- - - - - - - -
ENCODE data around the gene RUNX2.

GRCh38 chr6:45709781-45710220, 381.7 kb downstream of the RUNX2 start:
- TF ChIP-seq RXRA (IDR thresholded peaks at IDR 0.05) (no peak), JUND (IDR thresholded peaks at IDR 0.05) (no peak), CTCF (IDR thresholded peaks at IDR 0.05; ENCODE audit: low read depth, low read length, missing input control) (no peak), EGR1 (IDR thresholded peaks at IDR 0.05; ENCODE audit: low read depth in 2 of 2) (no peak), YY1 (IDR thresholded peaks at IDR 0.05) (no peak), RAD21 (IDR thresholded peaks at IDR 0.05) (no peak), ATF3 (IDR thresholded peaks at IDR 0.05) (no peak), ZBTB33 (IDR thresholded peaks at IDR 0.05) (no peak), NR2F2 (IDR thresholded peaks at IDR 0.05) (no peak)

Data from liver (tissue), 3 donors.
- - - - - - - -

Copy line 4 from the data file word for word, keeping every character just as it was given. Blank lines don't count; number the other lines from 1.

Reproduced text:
Data from liver (tissue), 3 donors.